Teaching SEO that “Everyone Knows”

Editor’s Note: Our guest blogging week continues! Next up is Carolyn Shelby reminding us of the need for getting back to basics. Everyone say hello! –Susan

I’m sitting down to write this guest post while TheLisa is on a much deserved vacation, and, of course, I’m waiting until the very last minute.

I blame my procrastination on writer’s block. I hate-hate-hate the whole echo chamber thing, and I hate being a me-too-er. Blah, blah, blah, self-pity, blah, blah, whine, blah. You get the picture.

As I was wading through my thoughts and flailing about for a topic, I decided I needed some clarity. So I began with a clean sheet of paper and a fundamental question:

“In context of search, who am I?”

  • I co-host SEO 101… so I discuss the fundamentals of SEO.
  • I talk to newbies and the non-savvy and help them move along the
  • learning curve.
  • I explain the basics of SEO to non-search people.

I recently gave a talk on the basics of SEO, SEM and Social to group of about four dozen old school marketers. Of the nearly 50 people in attendance, less than a handful claimed to know what SEO was, and upon further inquiry it turned out what they thought and what it is were not the same thing. Their industries varied widely, and they were at varying levels in the corporate food chain, but the one thing they all had in common was their desire to understand SEO and SEM.

No one cared that I was going over things “everyone knows already”, because they *didn’t* already know.

These people cared that they were moving out of the realm of magic and into the realm of science. They cared that they were going to be able to go back to work in the morning and not feel lost when talking to the IT department about the Marketing department’s needs for the company website.

I ended up speaking for 53 minutes and even then, there was a rush afterward to ask more questions and get more information. These people wanted to learn the basics. They were hungry for the fundamentals that “everyone already knows.”

So it turns out that my inability to come up with suitable blog topics is a result worrying too much about making sure search people liked my writing and subsequently losing focus on my real audience. For me, my real audience is the neophyte. My audience is people who need to learn the basics, not the seasoned professionals.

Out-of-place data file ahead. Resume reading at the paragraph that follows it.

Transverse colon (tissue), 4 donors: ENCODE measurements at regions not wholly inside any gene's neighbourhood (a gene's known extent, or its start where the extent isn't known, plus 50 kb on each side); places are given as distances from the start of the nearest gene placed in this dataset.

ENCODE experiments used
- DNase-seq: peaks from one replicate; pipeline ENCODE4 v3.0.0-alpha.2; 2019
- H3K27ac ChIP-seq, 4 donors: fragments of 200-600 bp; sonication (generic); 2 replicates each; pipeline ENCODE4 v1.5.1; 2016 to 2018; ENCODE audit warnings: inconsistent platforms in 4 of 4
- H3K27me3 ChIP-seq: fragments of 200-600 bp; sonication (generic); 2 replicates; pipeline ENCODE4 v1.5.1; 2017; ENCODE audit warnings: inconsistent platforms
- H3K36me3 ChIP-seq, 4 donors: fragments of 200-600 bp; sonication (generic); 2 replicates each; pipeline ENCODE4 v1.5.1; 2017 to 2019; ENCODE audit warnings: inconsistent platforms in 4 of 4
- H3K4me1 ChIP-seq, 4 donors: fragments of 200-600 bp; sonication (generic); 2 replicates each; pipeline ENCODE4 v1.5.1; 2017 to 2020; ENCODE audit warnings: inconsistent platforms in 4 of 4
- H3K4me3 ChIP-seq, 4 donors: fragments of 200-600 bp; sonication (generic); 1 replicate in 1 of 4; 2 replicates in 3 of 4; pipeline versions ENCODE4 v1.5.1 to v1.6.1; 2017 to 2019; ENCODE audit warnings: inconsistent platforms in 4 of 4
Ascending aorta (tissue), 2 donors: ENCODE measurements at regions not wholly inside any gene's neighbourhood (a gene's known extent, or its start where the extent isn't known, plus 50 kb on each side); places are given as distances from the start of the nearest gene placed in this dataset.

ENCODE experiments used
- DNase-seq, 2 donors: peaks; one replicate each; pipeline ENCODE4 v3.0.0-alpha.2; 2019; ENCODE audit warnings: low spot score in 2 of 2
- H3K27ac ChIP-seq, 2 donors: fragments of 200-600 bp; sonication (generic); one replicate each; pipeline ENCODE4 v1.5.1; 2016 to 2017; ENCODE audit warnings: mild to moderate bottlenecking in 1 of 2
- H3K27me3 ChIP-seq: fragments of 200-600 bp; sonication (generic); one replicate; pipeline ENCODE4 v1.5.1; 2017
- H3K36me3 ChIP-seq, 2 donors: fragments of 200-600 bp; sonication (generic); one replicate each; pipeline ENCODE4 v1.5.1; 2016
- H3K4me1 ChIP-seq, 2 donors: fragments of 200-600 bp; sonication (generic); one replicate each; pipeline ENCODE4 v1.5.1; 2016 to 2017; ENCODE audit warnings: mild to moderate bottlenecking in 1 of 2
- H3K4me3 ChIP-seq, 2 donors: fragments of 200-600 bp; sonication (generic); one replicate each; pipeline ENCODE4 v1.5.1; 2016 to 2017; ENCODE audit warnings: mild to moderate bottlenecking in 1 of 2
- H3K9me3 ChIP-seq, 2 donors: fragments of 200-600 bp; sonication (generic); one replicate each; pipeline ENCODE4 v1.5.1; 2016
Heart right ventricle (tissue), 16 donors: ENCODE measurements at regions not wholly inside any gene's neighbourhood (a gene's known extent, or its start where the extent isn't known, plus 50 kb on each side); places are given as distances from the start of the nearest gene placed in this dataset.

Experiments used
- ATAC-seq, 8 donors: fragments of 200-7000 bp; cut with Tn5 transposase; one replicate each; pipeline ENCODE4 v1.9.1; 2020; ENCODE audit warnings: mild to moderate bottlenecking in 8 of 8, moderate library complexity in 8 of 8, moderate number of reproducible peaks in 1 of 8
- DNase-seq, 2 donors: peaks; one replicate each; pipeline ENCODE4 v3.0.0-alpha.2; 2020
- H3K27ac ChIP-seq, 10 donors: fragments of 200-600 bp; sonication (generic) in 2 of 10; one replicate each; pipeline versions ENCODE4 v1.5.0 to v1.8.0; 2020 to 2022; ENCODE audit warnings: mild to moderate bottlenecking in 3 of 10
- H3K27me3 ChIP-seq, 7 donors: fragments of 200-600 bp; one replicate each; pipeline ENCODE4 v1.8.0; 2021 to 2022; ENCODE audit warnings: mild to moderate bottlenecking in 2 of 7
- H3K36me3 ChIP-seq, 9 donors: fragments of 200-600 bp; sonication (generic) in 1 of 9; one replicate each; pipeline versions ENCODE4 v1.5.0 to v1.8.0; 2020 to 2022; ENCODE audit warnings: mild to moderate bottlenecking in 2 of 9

Writing is like being a minister… do you win more souls when you preach to the converted or when you bring the Word to the unwashed masses?

So having had this little epiphany, does this mean I should never again preach to the choir? No, when I have something to share that is not echo-chambery or me-too-y and substantively contributes to the academic discourse; then it is perfectly (to continue with the religious analogy) good, right and salutary to write for the benefit of colleagues and peers.

So what’s the moral of the story?

Understand and define your audience, and then focus on doing what’s best for THEM.

Knowing and understanding your readers makes it easier to come up with useful topics (and helps prevent writer’s block). In my case, circulating in non-search circles and situations helps me further understand my core audience, which in turn helps me refine my writing so I’m providing them with a better experience and better serving their needs.

Carolyn Shelby has been professionally developing Web sites and helping businesses integrate offline and online marketing since 1995. She is the co-host of SEO 101 on WebmasterRadio.fm and is the Director of Natural Search for Chicago-based BeFoundLocal.com

Susan Esparza is former managing editor at Bruce Clay Inc., and has written extensively for clients and internal publications. Along with Bruce Clay, she is co-author of the first edition of Search Engine Optimization All-in-One Desk Reference For Dummies.

See Susan's author page for links to connect on social media.

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